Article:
Death Machines of London has reimagined a 1977 Honda Gold Wing to create its ‘most radical machine to date’. Inspired by a samurai general’s armor and named after a pioneering Japanese Isle of Man TT racer, Kenzo is the result of traditional craft combined with state-of-the-art manufacturing techniques, and plenty of headaches. And cuts. And burns. And serious reconsiderations of life choices.
The body of the motorcycle utilizes mixed media panels that have been meticulously finished with slow, smooth curves. they meet razor-sharp folds, while the insert grill was made possible with 3D printing.
The machine was built in CAD, with all the bucks and templates made from the same data. One of the more challenging parts of the build was trying to successfully combine so many manufacturing processes.
The mirror-polished black ‘blade’ which surrounds the front light cluster and drops down to the base of each fork is a reference to a Katana sword. The bodywork was then finished in custom Titanium Samurai paintwork, with matt black detailing. Additional features include detailed ‘Kenzo’ grill work, an in-house petrol cap, precision-machined aluminum badges and handlebars wrapped in the traditional Tsukamaki sword wrapping technique. The seat unit, CNC’d from high-density foam and concealing a remote proximity sensor, was then wrapped in embossed leather reminiscent of the layered clothing worn under armor.
The front running light, indicators and tail light are all DMOL designed custom parts. Working with Luminit of California, Death Machine of London incorporated the world’s most advanced holographic diffusion film into the units. The light from the LED’s is precisely disbursed at 80 degrees across the surface of the film, removing hot spots and creating a seamless bar of light. Sets of machined internal lenses then hold the film and LED’s at precise distances from each other to ensure a smooth distribution of light.
For instrumentation, Kenzo’s hand-crafted speedometer features a dragon, cast from an 18th Century Japanese jewel box, and handmade pointer of the same finish. The dragon, surrounded by a precision-etched nickel lattice, is encased in a series of custom lenses which not only support the floating number board, but also utilize the same diffusion film technology as the lights. The result is a smooth, radially illuminated dragon ghost – the spirit of the machine.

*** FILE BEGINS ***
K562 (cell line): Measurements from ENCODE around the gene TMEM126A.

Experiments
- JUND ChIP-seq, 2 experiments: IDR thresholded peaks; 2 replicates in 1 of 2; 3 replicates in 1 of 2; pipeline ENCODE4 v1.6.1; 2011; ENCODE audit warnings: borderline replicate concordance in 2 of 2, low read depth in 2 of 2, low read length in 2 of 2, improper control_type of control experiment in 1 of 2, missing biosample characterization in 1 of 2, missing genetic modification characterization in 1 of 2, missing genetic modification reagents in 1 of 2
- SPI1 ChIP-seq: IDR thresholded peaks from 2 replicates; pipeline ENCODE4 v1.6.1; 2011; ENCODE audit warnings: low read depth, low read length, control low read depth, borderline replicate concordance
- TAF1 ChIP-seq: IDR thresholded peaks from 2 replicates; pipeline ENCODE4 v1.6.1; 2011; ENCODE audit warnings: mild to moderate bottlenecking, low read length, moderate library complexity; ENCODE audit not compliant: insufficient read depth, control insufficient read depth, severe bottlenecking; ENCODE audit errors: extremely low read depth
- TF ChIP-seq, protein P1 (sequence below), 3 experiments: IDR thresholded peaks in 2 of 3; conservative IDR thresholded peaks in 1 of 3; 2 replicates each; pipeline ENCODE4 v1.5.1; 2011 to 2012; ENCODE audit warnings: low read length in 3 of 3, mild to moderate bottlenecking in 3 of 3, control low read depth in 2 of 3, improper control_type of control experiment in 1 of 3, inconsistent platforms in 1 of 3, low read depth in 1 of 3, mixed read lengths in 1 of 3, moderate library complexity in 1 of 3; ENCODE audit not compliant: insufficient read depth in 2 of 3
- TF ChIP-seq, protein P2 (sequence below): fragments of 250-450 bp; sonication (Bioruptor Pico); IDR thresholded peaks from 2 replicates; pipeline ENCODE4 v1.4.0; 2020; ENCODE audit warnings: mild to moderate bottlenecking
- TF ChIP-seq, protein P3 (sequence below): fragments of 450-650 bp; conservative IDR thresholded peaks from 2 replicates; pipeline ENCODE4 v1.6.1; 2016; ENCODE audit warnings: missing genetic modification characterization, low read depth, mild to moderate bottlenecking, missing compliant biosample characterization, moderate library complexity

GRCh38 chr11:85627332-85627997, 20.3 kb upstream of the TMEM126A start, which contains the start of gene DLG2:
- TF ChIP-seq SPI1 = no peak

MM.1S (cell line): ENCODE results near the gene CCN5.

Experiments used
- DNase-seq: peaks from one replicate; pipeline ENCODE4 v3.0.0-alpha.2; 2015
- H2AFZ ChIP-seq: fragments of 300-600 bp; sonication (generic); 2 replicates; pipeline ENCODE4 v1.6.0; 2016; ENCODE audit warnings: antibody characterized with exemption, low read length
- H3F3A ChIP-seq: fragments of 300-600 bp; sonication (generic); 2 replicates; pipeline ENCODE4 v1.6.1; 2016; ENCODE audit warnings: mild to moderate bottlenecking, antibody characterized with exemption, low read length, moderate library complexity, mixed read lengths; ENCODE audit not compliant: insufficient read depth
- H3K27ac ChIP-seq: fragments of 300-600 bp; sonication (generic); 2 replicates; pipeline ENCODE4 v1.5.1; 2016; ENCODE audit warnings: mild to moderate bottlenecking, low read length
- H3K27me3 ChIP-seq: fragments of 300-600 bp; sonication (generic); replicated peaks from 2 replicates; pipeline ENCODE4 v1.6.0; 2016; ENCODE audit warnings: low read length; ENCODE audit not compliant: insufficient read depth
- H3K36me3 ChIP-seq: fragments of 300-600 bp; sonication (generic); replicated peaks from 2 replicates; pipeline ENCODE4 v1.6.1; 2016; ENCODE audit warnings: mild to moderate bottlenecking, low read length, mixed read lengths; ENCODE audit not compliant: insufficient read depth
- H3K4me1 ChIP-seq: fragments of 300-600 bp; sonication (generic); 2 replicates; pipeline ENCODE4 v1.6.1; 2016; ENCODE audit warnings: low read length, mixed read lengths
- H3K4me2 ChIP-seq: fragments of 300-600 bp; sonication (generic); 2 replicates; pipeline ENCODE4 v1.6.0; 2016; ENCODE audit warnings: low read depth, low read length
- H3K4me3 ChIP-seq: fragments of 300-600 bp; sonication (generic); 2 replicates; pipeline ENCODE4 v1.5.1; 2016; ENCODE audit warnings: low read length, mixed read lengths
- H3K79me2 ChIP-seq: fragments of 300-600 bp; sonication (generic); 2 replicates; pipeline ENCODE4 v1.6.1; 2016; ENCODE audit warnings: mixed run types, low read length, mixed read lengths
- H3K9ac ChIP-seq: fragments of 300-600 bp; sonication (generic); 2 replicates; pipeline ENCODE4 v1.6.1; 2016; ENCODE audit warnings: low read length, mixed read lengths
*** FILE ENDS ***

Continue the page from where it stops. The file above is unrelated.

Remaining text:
The frame, finished in satin black, underwent significant modification. At the head, an angular goose neck was designed to extend the machines wheel base by 10cm and decrease the rake by 7 degrees, to not only improve the machines stability at speed, but to provide a more aggressive stance. To the rear, a radical twin-shock cantilever system was created in order to achieve a more visually balanced back-end, allowing the redesigned swingarm to be clearly viewed. The system utilizes a pair of updated ACOU 60 Ohlins, with springs made specifically for the build by Hagon. Reworked Ohlins units have been used on the front end and anodized to our specification.
The front brake is cable operated by our latest Type R01 in-house lever. This actuates a BMW master cylinder situated under the fuel cell, finally terminating in a pair of Brembo M4 forged radial callipers to complete the system. Rear brakes are largely stock, except for a Brembo master cylinder and uprated pads. Re-laced to the original hubs, the wheels consist of 18inch rims mated to 120/80/18 front and 150/60/18 rear Avon tires.
It is a testament to Honda’s engineering prowess that very little work needed to be carried out on the 40-year-old engine: a horizontally opposed 1000cc flat four, which was dismantled, inspected and refreshed. The carburettors were tuned to compliment the DMOL Slash Cut mufflers. Painted in satin black, cosmetic detailing features head case plates with ‘Kenzo’ written as 建造.
On the electrics, an in-house designed loom was installed, greatly simplifying the original installation – but to be fair, they didn’t have Motogadget M-Units in 1977. Finally, the machine is brought to life by tapping Kenzo’s proximity key fob on the leather ‘V’ intersection of the seat. This initiates the electrical system, and ignition is achieved through a discreet starter button under the right handle bar.
Kenzo is available now for £56,000.00 (∼ $ 72.590 USD).